The Wimshurst machine is an electrostatic device for generating high voltages developed between 1880 and 1883 by British inventor James Wimshurst (1832 – 1903).
The Wimshurst machine is an electrical generator with a distinctive appearance, having two large contra-rotating discs mounted in a vertical plane, two crossed bars across them, and a spark gap formed by two metal spheres.
These machines belong to a class of generators called influence machines, which create electric charges through electrostatic induction, or influence. Earlier machines in this class were developed by Wilhelm Holtz (1865 and 1867), August Toepler (1865), and J. Robert Voss (1880). They were more efficient than the earlier machines that worked by friction. The older influence machines exhibited an unpredictable tendency to switch their polarity. The Wimshurst did not have this defect.
The basic operating principle of a Wimshurst machine is that as the two insulated counter-rotating disks porting metal sectors pass the “crossed metal neutralizers bars with brushes, amplifying charge imbalances are induced. The disk generated charges are then partially transferred to the two sharp metal combing points mounted on horseshoe-shaped collecting conductors that are placed small distances from the surfaces of each disk at the sides of the machine. The collectors are mounted on insulating supports, and connected to the output terminals. This positive feedback effectively increases the accumulating charges exponentially until the ionization of the air and sparking potential no longer limit the charge concentration.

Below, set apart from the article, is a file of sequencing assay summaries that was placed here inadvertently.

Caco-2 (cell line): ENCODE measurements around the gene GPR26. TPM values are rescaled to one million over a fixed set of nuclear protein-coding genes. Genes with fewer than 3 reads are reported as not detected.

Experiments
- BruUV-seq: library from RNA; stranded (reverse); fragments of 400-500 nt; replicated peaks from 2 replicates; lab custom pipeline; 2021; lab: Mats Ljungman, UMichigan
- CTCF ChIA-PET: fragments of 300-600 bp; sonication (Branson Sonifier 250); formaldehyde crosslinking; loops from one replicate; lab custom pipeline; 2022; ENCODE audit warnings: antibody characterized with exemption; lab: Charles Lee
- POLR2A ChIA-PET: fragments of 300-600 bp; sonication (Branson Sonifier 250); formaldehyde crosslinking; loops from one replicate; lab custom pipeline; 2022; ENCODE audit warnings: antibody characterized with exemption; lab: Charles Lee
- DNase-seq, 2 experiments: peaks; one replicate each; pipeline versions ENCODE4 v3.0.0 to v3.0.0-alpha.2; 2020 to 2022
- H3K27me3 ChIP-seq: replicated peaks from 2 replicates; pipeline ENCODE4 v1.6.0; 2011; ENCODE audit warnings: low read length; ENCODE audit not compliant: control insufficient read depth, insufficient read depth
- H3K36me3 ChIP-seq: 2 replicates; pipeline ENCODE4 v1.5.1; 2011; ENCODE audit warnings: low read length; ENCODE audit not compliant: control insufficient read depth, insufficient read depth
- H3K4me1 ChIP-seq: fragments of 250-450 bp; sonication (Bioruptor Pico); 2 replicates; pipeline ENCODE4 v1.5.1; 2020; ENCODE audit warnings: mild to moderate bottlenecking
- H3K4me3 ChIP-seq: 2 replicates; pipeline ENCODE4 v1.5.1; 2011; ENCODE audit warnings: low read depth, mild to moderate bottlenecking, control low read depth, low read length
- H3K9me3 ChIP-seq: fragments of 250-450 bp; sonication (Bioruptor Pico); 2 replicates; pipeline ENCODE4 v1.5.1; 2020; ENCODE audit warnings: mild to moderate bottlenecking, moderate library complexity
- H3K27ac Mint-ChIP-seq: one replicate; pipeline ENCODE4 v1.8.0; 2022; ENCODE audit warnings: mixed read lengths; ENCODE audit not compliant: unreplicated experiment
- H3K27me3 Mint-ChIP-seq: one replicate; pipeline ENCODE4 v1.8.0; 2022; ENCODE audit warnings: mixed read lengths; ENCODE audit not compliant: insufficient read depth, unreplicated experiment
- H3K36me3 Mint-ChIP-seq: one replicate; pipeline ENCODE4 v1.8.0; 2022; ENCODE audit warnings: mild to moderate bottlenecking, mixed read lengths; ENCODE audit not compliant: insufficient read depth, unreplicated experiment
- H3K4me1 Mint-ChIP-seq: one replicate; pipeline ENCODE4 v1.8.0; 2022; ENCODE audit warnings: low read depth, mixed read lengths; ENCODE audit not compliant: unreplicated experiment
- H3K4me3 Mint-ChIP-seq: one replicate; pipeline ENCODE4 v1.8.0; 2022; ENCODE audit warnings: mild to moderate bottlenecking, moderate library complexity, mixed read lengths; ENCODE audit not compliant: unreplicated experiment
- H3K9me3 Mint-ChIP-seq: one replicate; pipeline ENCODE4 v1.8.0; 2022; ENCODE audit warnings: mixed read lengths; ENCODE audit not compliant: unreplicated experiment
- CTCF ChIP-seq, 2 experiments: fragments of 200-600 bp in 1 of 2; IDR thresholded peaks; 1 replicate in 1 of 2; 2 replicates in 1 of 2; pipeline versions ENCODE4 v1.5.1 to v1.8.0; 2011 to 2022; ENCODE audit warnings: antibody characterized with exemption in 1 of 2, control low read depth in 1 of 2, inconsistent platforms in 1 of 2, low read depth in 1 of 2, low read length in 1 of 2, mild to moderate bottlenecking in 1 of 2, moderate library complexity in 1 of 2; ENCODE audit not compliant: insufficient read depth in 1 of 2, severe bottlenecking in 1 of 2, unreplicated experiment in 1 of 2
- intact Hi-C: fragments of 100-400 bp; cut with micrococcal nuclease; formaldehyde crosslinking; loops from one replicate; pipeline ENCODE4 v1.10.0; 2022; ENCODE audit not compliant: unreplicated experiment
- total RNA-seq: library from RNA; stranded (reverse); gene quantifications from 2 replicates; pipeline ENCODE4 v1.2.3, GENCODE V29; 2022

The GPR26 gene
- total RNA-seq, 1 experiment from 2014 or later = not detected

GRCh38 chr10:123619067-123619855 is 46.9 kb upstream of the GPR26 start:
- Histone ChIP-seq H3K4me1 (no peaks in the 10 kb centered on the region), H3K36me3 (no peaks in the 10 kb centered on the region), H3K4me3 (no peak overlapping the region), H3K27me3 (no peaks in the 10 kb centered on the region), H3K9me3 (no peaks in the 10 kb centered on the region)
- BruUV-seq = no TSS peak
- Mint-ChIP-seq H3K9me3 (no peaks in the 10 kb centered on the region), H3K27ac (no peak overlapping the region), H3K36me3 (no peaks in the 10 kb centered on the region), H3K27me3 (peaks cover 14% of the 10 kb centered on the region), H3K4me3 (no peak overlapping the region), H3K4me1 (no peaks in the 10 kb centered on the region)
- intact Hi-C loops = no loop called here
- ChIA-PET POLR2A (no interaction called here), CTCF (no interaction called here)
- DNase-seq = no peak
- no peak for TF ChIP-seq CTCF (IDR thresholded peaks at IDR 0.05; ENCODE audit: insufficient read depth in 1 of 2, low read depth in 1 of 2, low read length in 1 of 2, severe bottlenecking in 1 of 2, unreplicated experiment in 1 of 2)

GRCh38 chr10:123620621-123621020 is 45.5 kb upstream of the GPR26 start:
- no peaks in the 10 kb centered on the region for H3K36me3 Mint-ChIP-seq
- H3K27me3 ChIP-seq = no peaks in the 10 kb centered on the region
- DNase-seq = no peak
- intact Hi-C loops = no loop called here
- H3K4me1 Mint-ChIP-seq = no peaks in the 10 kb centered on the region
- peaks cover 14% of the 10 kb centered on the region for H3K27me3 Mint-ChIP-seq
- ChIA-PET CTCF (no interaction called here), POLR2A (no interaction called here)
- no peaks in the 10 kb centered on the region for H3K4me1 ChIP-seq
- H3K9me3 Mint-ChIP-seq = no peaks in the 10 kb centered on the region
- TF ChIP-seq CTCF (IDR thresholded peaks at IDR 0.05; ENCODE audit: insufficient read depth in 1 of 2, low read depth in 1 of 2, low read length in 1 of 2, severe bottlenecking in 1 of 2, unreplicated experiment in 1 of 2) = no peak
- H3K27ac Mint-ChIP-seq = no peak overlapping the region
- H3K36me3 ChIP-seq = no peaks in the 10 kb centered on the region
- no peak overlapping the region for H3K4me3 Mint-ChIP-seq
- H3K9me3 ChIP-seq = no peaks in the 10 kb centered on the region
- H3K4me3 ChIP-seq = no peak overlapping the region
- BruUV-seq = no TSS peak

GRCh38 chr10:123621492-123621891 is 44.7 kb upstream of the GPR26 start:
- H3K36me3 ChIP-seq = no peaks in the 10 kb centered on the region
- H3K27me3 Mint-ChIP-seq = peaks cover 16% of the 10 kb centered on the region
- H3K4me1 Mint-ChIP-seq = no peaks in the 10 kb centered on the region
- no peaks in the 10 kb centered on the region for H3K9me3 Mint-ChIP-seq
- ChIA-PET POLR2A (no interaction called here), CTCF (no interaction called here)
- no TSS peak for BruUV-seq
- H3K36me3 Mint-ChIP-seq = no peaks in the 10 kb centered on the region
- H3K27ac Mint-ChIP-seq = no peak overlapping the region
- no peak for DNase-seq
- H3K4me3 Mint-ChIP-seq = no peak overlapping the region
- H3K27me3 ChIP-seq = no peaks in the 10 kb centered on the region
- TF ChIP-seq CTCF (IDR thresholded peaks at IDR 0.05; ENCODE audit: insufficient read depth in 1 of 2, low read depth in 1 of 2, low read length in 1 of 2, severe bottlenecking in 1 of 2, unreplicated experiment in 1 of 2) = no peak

The machine is self-starting, meaning external electrical power is not required to create the initial charge. Such machines quickly amplify the ever-present minute charge imbalances in the rotating disks. It does require mechanical power however, to turn the disks against the electric field, and it is this energy that the machine converts into electric power. The output of the Wimshurst machine is essentially a constant current, that is proportional to the area covered by the porting metal sectors and the rotation speed. The acccumulated spark energy can be increased by adding a pair of Leyden jars, an early type of capacitor suitable for high voltages, with the inner Jars’ plates independently connected to each of the output terminals and the outer Jars’ plates interconnected. A typical Wimshurst machine can produce sparks that are about a third of the disk's diameter in length, and several tens of microamperes of current.
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